In Plato's Symposium, Aristophanes describes love as an attempt to recapture a lost wholeness: "Each of us when separated, having one side only, like a flat fish, is but the indenture of a man, and he is always looking for his other half." The search for an academic job operates in a similar manner.
Departments conducting a search are looking to complete themselves -- often by replacing faculty members lost to retirement, other institutions, or tenure denial -- while job candidates are looking for the match that will complete their lives. The narrative of the academic hire is a romance, as David Lodge's clever Small World illustrated some years ago.
In hiring departments, faculty members at different ranks search for different loves. Junior scholars seek best friends or lovers. Associate professors, who carry the bulk of the department's administrative load, seek mirrors of themselves: competent colleagues who will team up for the greater good of the discipline and the university. Those tenured in years past, with perhaps the greater part of their careers behind them, look for children to complete their family sagas.
For me -- a newly tenured associate professor with great hopes and great fears for the years ahead -- our department's search for four new colleagues was a time of anxiety, despair, and, ultimately, uneasy satisfaction.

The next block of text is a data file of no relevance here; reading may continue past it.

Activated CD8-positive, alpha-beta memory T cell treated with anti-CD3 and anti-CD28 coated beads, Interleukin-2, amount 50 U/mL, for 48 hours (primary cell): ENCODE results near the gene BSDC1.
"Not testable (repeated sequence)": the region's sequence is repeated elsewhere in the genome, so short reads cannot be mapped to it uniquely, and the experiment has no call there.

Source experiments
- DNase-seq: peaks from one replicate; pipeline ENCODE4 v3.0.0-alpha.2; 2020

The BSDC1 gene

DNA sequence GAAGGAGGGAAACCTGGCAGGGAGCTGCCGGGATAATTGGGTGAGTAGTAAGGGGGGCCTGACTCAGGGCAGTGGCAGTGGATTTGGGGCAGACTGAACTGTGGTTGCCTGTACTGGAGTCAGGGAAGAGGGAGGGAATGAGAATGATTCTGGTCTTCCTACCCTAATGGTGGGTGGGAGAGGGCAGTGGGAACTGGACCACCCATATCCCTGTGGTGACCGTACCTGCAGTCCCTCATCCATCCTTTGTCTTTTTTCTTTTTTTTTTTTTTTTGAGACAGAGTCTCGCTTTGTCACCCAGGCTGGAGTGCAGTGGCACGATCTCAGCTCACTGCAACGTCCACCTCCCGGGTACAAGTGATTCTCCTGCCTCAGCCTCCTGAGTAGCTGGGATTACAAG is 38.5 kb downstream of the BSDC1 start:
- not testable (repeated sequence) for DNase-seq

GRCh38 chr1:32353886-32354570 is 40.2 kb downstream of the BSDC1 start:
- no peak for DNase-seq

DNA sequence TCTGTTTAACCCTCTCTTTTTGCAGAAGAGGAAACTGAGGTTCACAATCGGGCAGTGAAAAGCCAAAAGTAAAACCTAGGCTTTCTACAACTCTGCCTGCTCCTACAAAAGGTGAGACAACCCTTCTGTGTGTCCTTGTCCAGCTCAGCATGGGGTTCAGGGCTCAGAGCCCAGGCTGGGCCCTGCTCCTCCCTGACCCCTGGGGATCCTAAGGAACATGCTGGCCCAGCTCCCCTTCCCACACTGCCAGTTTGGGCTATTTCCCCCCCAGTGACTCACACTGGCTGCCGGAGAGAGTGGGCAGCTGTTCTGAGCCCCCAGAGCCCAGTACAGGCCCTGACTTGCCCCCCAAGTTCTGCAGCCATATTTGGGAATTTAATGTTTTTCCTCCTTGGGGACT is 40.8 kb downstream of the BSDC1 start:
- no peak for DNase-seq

It was also a time of genuine self-questioning. I had entered the search process confident in my ability to discern candidates with the requisite quantity and quality of scholarship, candidates who could bring a record of real achievement and a sure-fire promise of future greatness to our research university in the Midwest.
My department did a good job of luring some excellent candidates to the campus, and I am satisfied with the role I played. But I learned that I can't go it alone. Had I been put in charge of hiring the four candidates by myself, I would have bungled things badly. But then I have a few misgivings about the result of our joint decisions, too.
Some of my worries about the hiring process were substantiated over the long course of the hiring season -- from ineffectively worded job ads that betrayed the worst of writing-by-committee to internal philosophical disputes over what constituted a strong hire. Fewer than half of my department's faculty members contributed to the process as members of search committees or meal companions for candidates during their on-campus visits. When it came to voting for our choices, we could barely muster a quorum at the requisite department meeting.
I've played the whole saga out in my mind so many times that it has taken on epic proportions, filled with closely described personal confrontations and long nights of lying awake worrying over whom we should employ. When I tried to record the events of one search, the account ran to 12 boring single-spaced pages. So, rather than offering an account of any or all of our searches, I will confine my comments to a few key phrases that kept cropping up during the hiring season.
"Nice." Our department still believes that it should hire "nice" people. I myself like nice people, and I'm glad when someone comes to the campus who might turn out to be a friend. I like to think I'm nice myself, especially when treated nicely.